She's also wrong in the following, "But fighting still rages and it's been announced that national elections planned to the end of the month will not happen in Anbar. Alice Fordham, NPR News."  She got her name right.  You can dispute the "NPR News" label -- NPR doesn't really do much news anymore, it's all feature stories. But she's wrong about an announcement regarding Anbar.

How did that make it on air?

Well, like I said, NPR really doesn't do news anymore so there's no one to fact check.

April 8th, the IHEC declared not all areas of Anbar would have polling stations.  Today Tasnim News Agency reports:

“In Anbar Province, all necessary arrangements have been made to ensure the security of the election, which is to be held on April 30,” Faleh Al-Eisawi, the head of the council of the province said in an interview with the Tasnim News Agency.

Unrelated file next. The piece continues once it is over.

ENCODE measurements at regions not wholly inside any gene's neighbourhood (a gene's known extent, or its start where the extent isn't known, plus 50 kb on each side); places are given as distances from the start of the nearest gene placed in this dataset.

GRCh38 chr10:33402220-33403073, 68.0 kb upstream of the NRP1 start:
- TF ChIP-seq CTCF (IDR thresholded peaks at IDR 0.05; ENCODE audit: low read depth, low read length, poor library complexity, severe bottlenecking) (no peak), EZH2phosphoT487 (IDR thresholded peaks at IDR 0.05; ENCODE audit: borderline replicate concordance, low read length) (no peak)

[. . .]
He also emphasized that the police forces in cooperation with Anbar Operations Command are to implement an extensive security plan to provide the security of the elections.

Again, Alice Fordham's claim (""But fighting still rages and it's been announced that national elections planned to the end of the month will not happen in Anbar.") does not hold up.

Iraq last held parliamentary elections in March of 2010.  In those elections, Nouri al-Maliki's State of Law lost to Ayad Allawi's Iraqiya.  Though Allawi should have been named prime minister-designate, loser Nouri threw an eight month long tantrum and the White House indulged him.  They did more than that, they also worked to find a way to let the loser have a second term as prime minister.  Since he lost the vote, they went to the leaders of the political blocs and pointed out Nouri could hold out for 8 more months (Parliament wasn't able to meet during Nouri's tantrum, he brought government to a standstill) and got them to sign a contract (The Erbil Agreement) which Nouri used to grab a second term.